The Ministry of Education and Culture proposes amendments to the Universities Act and the Universities of Applied Sciences Act. The amendment would implement the Government Programmes commitment to fully subsidize tuition fees. The tuition fees charged to non-EU and non-EEA higher education students in foreign-language degree courses should therefore cover the costs of organizing the education.

In addition, a student who entered the country with a residence permit would continue to be liable for tuition fees even if he or she changes his or her residence permit to a work permit, for example, and the application fee would be refunded when applying for a degree course in a non-EU/EEA country.

The provisions of the Universities Act and the Universities of Applied Sciences Act on on-demand training would be clarified to take better account of students’ rights. Higher education institutions would be given the right to be informed of the applicant’s and student’s residence permit data.

Metropolia offers a number of degrees in English, with a significant proportion of students coming from outside the EU and EEA countries. We support the proposal’s aim of equalizing higher education institutions and reducing administrative workload, but we believe that the individual measures discussed in the proposal unnecessarily complicate the lives of international students in Finland. METKA would like to point out that the proposed measures to improve the resources of higher education institutions, such as the refund of the processing fee and the increase of the tuition fee, are currently only a transfer of costs from the higher education institution to the students.

METKA supports the refund of the application fee, but it should be genuinely targeted at reducing the number of incomplete applications and ineligible applications, for example. METKA recognizes that the administrative burden is high. However, the processing fee should be per semester and one fee should allow applicants to choose between several applications from different universities. The fee should be refunded to students who are selected to study and actually start their studies. The processing fee should be sufficiently low and in line with other administrative costs imposed on students by higher education institutions.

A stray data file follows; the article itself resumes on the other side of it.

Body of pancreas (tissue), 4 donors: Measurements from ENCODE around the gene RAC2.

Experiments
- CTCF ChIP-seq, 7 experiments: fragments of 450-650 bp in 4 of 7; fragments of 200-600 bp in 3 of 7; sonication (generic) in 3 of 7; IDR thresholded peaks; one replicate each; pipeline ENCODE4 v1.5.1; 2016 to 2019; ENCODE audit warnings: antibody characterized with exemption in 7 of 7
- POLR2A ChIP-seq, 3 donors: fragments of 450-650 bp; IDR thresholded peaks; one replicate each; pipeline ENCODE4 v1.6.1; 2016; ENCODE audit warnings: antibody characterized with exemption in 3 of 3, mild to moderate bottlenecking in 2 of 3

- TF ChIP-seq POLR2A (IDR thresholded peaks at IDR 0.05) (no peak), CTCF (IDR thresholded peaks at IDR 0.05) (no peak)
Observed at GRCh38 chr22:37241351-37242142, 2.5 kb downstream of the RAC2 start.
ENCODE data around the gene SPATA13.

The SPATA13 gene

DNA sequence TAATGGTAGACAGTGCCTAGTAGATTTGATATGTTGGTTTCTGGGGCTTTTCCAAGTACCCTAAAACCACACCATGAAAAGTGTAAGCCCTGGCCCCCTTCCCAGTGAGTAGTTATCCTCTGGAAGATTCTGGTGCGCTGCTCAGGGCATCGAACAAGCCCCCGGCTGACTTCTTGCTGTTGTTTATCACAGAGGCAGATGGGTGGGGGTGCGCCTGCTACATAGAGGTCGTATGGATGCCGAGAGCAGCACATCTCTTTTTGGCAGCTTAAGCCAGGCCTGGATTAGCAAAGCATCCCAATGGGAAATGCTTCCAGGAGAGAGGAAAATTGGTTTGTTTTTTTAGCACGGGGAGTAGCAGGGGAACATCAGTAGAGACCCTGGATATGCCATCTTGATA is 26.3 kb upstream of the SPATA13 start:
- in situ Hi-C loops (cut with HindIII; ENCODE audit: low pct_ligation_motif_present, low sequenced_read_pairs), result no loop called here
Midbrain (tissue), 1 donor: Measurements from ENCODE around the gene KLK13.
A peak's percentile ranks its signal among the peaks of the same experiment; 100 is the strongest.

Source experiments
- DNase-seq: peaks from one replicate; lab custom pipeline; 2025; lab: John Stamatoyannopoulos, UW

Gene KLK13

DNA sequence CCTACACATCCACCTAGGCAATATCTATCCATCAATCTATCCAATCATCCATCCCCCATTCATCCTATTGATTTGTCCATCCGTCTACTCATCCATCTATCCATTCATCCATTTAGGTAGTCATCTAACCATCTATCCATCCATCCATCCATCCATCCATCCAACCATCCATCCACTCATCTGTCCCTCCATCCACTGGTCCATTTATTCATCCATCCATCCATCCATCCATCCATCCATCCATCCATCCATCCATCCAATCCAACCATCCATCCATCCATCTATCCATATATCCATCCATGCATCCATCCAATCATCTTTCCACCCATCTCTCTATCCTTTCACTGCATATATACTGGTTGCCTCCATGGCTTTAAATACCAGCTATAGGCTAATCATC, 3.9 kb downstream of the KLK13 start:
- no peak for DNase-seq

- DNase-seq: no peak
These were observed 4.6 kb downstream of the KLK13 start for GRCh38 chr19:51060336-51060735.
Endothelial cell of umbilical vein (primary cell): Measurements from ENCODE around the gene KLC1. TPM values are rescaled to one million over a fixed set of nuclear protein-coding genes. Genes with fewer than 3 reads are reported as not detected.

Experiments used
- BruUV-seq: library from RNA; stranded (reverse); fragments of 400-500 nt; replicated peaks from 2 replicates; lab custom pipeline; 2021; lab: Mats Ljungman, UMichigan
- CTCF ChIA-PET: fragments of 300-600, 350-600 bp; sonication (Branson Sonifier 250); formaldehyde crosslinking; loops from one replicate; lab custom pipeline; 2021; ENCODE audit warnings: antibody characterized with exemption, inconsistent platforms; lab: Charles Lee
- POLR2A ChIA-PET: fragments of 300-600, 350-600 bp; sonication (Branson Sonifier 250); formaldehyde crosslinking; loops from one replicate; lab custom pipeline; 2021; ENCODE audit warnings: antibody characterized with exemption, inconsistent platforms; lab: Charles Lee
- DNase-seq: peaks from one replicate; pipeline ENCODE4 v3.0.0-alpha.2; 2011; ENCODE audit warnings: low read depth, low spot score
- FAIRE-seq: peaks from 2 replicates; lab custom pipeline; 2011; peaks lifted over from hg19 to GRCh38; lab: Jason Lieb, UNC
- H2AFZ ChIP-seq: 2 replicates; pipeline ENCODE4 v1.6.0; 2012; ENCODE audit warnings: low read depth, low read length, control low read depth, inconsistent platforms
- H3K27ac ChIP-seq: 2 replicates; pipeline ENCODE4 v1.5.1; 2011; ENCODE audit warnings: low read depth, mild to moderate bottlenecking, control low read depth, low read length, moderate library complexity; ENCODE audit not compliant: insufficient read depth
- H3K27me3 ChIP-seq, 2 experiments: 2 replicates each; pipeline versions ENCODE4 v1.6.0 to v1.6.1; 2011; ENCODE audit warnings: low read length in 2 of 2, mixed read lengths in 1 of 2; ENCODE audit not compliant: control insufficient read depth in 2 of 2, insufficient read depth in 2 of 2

METKA sees tuition fees as a value choice against free education and Finland’s attractiveness. We feel that equalizing tuition fees between higher education institutions is worthwhile in order to reduce distortion of competition, but it is the wrong direction. Instead of full-funding, METKA believes that tuition fees should be lowered and the scholarship system clarified. The proposal estimates that a move to full coverage would mean an increase of around €5,000 in average net tuition fees. METKA considers the one-off increase to be too high.

As regards the obligation to pay tuition fees, METKA sees a problem in penalizing the work. From the point of view of integration and retention factors, it is encouraging if students can find work in Finland.  METKA understands that it is difficult to predict the revenue from tuition fees, but we see the proposal as a problematic solution. In any case, the amount of tuition fees will vary from year to year, depending on, for example, how attractive Finland is perceived within the EU. Although the proposal does not prevent people from applying for a work-based residence permit, combined with other planned changes, this will make Finland less attractive as a study destination.

METKA sees the change in the right of access to information for higher education institutions as welcome. We feel that the change will facilitate the administrative work of higher education institutions without undermining the legal security of the applicant.

Read the whole statement in Finnish here.

This post is also available in Suomi.